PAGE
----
3. Demystify the Culture

    Physicians are aware they are a different type of employee— at least culturally. They may feel like outsiders who lack critical insider knowledge. As part of the patient care delivery team, physicians should not be left figuring out whether they are part of the culture or how to break into the culture.

    Something as simple as giving that physician a facility email address or the code to the staff refrigerator may build disproportionate positive social capital for them. Inviting physicians to employee events, such as job fairs and social appreciation events, also helps other employees to see physicians as part of the culture. Simple actions can make a person feel part of the internal culture.

  4. Invest in Physicians Wisely

    Investment in physicians is often a touchy subject for all leaders. We know investment is needed, yet decisions about how and where to invest are anything but simple. Between different specialties and demographic needs of the patient mix, almost any investment decision comes under scrutiny from one party or another.

    We found that relationship-building and respect-building investments usually have high payoffs. For example, while capital equipment investment usually shows physicians that their “craft” and practice area is valued, the hospital recognizes that it is not necessarily better or more advanced equipment, but different or more diverse equipment that makes an impact on how physicians can practice. Another example occurs within continuing education, required for many specialties and subspecialties. A certification from The American Board of Internal Medicine can run upwards of $4,000 for application, fees, and exams. Yet another example occurs in physician recruiting activities. It is not just a signing bonus that’s needed—although Merritt Hawkins’ 2014 Review of Physician and Advanced Practitioner Recruiting Incentives indicates that 70% of their physician searches included a signing bonus. Beyond that bonus, it takes getting leaders in the organization (CMO, CEO, and CFO) to take time from their busy schedules to meet with physicians when they visit.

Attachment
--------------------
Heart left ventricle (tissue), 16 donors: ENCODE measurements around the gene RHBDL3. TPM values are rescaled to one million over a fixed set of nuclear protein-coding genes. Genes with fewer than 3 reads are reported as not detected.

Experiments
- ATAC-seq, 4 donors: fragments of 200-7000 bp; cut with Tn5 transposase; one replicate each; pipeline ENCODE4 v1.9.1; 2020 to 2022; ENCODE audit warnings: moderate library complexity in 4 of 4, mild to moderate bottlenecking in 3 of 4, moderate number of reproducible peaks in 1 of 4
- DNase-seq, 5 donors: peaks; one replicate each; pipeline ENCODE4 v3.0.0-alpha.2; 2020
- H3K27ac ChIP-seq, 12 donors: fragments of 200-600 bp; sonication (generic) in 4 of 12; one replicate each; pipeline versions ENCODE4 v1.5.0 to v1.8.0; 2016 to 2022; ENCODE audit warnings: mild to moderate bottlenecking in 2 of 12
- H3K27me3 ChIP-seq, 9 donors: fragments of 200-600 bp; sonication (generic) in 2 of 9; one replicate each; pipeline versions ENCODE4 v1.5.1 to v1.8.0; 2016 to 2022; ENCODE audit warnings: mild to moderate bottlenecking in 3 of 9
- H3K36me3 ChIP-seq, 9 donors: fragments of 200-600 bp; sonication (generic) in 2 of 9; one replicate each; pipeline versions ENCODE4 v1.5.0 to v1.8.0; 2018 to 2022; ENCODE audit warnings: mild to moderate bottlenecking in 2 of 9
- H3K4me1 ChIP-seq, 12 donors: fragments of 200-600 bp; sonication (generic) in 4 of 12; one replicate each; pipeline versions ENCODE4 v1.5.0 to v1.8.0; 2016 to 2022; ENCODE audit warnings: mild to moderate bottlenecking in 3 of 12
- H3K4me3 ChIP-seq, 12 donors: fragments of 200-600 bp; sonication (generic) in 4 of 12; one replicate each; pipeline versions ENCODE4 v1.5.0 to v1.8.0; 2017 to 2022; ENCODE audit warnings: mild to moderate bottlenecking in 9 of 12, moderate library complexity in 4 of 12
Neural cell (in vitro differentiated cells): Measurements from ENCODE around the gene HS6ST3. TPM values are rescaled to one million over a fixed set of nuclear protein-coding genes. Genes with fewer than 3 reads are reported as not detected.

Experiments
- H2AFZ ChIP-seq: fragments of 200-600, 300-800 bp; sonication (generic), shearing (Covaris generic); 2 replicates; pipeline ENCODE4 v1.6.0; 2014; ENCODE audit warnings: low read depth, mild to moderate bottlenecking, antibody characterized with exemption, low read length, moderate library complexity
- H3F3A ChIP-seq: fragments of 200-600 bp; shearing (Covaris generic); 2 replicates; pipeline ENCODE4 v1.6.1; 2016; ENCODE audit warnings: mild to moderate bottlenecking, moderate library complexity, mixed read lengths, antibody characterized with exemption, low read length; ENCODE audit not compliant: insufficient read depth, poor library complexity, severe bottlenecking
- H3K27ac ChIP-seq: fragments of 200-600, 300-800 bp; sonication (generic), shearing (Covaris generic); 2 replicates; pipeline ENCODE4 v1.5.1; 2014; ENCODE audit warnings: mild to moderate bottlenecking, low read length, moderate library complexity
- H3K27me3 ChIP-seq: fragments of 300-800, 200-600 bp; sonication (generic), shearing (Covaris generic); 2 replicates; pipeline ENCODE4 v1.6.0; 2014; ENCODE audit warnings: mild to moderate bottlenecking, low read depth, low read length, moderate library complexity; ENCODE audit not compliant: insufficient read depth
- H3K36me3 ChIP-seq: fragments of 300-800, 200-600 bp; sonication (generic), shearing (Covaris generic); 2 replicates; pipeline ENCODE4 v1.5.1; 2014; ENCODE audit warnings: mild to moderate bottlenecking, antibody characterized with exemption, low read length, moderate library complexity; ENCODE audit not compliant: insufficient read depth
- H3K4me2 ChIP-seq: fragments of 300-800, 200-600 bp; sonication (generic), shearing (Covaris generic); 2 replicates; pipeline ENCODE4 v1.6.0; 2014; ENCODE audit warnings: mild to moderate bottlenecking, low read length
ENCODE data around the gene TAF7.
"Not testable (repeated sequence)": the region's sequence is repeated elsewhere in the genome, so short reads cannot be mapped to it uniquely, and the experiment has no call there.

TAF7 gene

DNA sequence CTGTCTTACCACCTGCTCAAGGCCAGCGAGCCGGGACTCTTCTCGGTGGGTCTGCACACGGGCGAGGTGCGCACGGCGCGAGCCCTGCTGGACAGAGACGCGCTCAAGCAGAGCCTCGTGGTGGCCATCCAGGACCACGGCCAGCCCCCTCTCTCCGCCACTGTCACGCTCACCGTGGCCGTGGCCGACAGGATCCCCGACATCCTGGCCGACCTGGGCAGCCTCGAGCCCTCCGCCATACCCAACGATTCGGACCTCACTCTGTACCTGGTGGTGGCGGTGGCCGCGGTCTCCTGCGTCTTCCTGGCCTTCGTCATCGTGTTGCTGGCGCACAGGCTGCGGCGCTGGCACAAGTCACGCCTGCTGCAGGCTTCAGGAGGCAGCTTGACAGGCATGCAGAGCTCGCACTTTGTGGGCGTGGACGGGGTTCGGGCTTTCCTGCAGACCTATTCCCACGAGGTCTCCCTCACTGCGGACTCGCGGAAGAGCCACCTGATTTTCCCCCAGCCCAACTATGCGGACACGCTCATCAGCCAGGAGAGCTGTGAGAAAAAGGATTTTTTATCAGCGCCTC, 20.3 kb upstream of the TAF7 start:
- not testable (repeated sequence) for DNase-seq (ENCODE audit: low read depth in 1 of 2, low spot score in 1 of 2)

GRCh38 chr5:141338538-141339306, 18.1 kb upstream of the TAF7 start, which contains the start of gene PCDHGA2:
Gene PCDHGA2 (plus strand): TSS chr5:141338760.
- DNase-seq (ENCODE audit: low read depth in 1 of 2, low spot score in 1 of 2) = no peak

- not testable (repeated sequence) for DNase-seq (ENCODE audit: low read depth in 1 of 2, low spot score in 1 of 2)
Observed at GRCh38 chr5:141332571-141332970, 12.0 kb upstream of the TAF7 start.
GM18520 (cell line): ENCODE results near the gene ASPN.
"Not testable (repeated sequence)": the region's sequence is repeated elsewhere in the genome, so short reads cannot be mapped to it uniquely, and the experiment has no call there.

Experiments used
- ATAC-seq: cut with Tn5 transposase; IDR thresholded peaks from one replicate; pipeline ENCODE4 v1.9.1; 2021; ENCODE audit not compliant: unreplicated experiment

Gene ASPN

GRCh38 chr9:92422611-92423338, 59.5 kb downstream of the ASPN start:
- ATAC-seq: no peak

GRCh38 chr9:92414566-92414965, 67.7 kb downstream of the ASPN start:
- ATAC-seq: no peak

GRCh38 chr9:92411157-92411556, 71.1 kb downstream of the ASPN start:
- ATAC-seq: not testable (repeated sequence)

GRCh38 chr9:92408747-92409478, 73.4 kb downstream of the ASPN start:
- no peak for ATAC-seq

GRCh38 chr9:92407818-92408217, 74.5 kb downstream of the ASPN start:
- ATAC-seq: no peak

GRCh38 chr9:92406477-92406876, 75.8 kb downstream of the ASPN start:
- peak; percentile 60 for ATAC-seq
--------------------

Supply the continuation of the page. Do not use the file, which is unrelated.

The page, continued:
When investing to build relationships and respect, effort and time can be more valuable than dollars.

  5. Keep It Professional and Scientific

    When physicians are integrated into the culture, feel engaged with great communication, and have a meaningful voice, we must still remember the employer/employee relationship. It is important to keep the relationship professional and scientific. Even though the rapport with physicians may become great, accountability, both public and private, still exists on multiple dimensions. This accountability may necessitate tough conversations between physicians, leaders, and nurses—and these conversations must be transparent, science-based, and sometimes challenging. These tough conversations are easier to address when the relationship is professional and scientific.

    From addressing physicians’ most pressing challenges to investing in their practice environment, on the surface it appears the management of physicians is similar to how we manage other talent. Yet when applying these broader tactics to physicians, it is how we approach physicians that makes a difference. Physicians often lead the team that surrounds every patient, and we must integrate them into the patient experience in a way that enables the best patient outcomes.